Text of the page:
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1080p

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Anonymous
December 5, 2004 11:25:07 PM

Archived from groups: alt.tv.tech.hdtv (More info?)

So far this seems only to be available in two rather large LCD units,
one from Sharp (45") and the other from Samsung (46"). However, that
seems to be the way the world is going over the next couple of years.

I am looking for something on the order of 32" since that will give me
about the same vertical height as my present 4:3 TV. Is there any news,
or even rumors, of 1080p units being available in this size in the next
18-24 months?

--
Robert B. Peirce, Venetia, PA 724-941-6883
bob AT peirce-family.com [Mac]
rbp AT cooksonpeirce.com [Office]

More about : 1080p

Anonymous
December 5, 2004 11:25:08 PM

Archived from groups: alt.tv.tech.hdtv (More info?)

Robert Peirce wrote:
> So far this seems only to be available in two rather large LCD units,
> one from Sharp (45") and the other from Samsung (46"). However, that
> seems to be the way the world is going over the next couple of years.
>
> I am looking for something on the order of 32" since that will give me
> about the same vertical height as my present 4:3 TV. Is there any news,
> or even rumors, of 1080p units being available in this size in the next
> 18-24 months?

I have not read any rumors, but I expect you will see 32" to 40" size
range direct view LCD TVs at 1920x1080 resolution in the next several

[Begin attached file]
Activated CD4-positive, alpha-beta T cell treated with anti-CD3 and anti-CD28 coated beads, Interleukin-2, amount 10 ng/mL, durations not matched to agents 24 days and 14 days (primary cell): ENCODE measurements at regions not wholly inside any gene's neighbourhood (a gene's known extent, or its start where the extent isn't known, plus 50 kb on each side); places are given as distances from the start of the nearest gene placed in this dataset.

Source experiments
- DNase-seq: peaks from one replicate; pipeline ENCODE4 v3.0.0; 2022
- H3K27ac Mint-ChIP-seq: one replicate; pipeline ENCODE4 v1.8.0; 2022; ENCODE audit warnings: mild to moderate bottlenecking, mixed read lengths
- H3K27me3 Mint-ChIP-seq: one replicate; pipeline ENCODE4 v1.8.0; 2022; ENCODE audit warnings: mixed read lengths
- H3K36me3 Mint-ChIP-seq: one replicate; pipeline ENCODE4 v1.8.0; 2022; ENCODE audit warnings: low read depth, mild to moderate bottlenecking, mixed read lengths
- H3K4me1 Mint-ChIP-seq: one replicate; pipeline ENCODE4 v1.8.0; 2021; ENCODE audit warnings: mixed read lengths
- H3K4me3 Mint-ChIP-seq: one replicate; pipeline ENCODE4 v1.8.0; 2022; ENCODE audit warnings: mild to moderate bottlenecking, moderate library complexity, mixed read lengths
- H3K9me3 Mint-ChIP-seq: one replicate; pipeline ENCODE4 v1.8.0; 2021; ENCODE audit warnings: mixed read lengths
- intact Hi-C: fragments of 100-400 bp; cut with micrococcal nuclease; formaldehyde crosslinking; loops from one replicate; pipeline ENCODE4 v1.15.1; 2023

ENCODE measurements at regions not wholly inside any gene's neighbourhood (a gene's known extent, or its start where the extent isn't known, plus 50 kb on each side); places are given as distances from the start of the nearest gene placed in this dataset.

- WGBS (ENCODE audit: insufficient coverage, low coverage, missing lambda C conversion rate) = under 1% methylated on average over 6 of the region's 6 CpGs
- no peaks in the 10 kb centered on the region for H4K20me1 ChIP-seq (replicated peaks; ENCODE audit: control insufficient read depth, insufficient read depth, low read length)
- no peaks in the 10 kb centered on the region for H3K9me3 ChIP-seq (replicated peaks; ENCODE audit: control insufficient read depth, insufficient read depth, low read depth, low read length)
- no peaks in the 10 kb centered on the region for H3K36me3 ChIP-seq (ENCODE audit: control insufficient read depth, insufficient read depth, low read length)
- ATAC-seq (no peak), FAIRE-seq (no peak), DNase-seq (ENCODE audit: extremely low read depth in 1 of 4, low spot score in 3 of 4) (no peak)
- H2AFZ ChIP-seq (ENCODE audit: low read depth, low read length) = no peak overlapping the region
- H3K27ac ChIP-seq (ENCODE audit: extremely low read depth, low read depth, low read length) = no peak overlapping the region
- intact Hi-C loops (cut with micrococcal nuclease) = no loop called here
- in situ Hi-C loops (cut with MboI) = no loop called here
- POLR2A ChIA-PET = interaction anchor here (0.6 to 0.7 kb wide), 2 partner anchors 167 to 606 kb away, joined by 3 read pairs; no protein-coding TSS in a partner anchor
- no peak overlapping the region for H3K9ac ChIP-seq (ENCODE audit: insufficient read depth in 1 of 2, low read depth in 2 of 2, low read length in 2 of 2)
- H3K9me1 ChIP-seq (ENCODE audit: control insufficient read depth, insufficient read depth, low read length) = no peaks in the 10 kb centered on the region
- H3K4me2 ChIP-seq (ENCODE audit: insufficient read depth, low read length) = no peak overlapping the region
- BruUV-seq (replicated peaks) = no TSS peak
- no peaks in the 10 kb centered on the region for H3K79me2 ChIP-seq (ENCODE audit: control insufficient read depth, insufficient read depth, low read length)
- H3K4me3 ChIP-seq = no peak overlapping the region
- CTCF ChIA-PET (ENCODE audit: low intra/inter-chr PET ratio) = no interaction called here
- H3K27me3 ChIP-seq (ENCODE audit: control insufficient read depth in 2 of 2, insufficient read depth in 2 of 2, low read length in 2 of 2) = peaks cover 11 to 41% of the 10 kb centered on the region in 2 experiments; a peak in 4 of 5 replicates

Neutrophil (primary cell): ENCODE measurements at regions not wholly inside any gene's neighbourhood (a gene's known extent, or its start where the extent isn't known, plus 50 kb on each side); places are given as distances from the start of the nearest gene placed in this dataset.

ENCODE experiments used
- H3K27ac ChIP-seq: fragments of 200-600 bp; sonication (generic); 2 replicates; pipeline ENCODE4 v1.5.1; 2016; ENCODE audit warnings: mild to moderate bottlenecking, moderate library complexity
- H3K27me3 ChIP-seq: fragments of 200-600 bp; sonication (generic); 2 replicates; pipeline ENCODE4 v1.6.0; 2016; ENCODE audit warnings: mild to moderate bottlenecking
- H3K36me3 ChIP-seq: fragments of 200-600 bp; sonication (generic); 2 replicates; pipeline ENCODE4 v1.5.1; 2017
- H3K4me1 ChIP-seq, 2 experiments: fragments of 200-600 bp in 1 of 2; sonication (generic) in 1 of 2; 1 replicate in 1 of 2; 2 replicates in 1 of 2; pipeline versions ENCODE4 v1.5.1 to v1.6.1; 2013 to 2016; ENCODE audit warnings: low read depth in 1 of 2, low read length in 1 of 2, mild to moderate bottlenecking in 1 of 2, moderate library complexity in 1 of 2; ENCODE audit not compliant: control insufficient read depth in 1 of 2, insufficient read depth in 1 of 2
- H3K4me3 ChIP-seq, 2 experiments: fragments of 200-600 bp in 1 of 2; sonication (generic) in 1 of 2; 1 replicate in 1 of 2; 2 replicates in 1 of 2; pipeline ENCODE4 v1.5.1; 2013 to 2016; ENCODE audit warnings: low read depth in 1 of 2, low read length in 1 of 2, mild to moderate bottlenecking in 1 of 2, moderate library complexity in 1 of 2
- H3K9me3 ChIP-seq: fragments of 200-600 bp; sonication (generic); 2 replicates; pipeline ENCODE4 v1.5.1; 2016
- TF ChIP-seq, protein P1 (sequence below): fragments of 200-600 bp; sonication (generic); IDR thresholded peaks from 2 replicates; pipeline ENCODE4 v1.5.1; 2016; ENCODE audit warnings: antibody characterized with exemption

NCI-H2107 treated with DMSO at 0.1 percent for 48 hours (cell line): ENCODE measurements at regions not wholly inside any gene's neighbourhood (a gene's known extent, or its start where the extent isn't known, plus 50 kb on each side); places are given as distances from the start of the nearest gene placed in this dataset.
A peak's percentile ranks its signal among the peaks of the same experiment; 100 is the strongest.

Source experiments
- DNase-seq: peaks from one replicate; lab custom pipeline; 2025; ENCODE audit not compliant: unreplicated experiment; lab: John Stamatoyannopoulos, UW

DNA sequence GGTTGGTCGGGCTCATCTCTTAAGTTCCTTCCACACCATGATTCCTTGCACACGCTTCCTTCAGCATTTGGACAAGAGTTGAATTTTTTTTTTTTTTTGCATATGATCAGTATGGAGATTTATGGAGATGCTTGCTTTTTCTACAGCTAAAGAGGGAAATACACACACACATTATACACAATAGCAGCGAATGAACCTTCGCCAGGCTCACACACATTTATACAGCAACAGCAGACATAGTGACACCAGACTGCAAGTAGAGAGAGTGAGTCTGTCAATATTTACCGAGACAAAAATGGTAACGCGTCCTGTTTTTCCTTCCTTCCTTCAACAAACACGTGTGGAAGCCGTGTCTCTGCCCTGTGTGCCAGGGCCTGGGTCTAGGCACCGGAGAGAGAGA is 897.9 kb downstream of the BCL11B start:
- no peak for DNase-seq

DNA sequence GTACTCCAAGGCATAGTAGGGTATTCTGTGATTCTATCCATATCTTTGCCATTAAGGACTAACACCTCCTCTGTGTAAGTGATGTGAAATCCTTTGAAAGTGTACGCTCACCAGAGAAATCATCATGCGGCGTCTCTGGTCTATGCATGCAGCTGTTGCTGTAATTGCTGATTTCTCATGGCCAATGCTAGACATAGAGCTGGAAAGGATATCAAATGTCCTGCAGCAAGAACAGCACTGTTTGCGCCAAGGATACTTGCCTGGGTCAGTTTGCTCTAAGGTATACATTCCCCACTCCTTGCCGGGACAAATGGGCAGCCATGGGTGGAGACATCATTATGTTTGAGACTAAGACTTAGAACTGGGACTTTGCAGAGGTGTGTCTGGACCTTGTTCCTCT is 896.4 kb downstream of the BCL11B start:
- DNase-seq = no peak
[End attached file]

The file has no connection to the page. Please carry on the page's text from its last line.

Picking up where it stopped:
years for marketing purposes & dual PC/TV use. Not likely to happen with
direct view CRTs in this size, even if it was not a major technical
challenge, given the cost and the fact that the bigger and higher end
CRT TVs are going to disappear from the market over the next few years.

However, if you are using a 32" 16:9 TV at, say a typical viewing
distance of 8", the benefits of going from 1366x768 or 1280x720 to
1920x1080 is minimal. The rule of thumb is that the limit of the angular
resolution of the human eye is 1 arc minute. So you want the pixels of
an ideal screen to be smaller than that from your viewing distance, but
going much below, say, 45 arc seconds in angular spacing is not going to
add anything.

Math time: width of a 32" 16:9 TV = 27.9". Viewing Distance = 8' = 96".
One degree = 60 arc minutes.

Angular field of view = arctan(27.9" / 96") = 16.2 degrees = 972 arc
minutes!

Even going down to a viewing distance of 6', the angular horizontal
field of view for a 32" 16:9 set is 1270 arc minutes. So the current
resolution of the 32" to 37" direct view LCDs is already adequate in
terms of resolution unless you sit very close to the TV.

This is a factor all those people bashing 720p in the "why does 720p
exist" thread appear to ignorant of (along with other things). 1080i or
1080p resolution only really add much when you get into big screens, say
45" and up, or when the apparent screen size get bigger than 21.3
degrees (1280 pixels/60 arc minutes) from your sitting position. It is
somewhat surprising that we even adopted 1080i as a broadcast standard
given that someone could have argued back in the mid-90s that only rich
people or sports nuts with big screen TVs would benefit and not your
mythical "average" consumer.

Hope this helps more than it confuses.

Alan Figgatt
December 5, 2004 11:25:08 PM

Archived from groups: alt.tv.tech.hdtv (More info?)

> So far this seems only to be available in two rather large LCD units,
> one from Sharp (45") and the other from Samsung (46"). However, that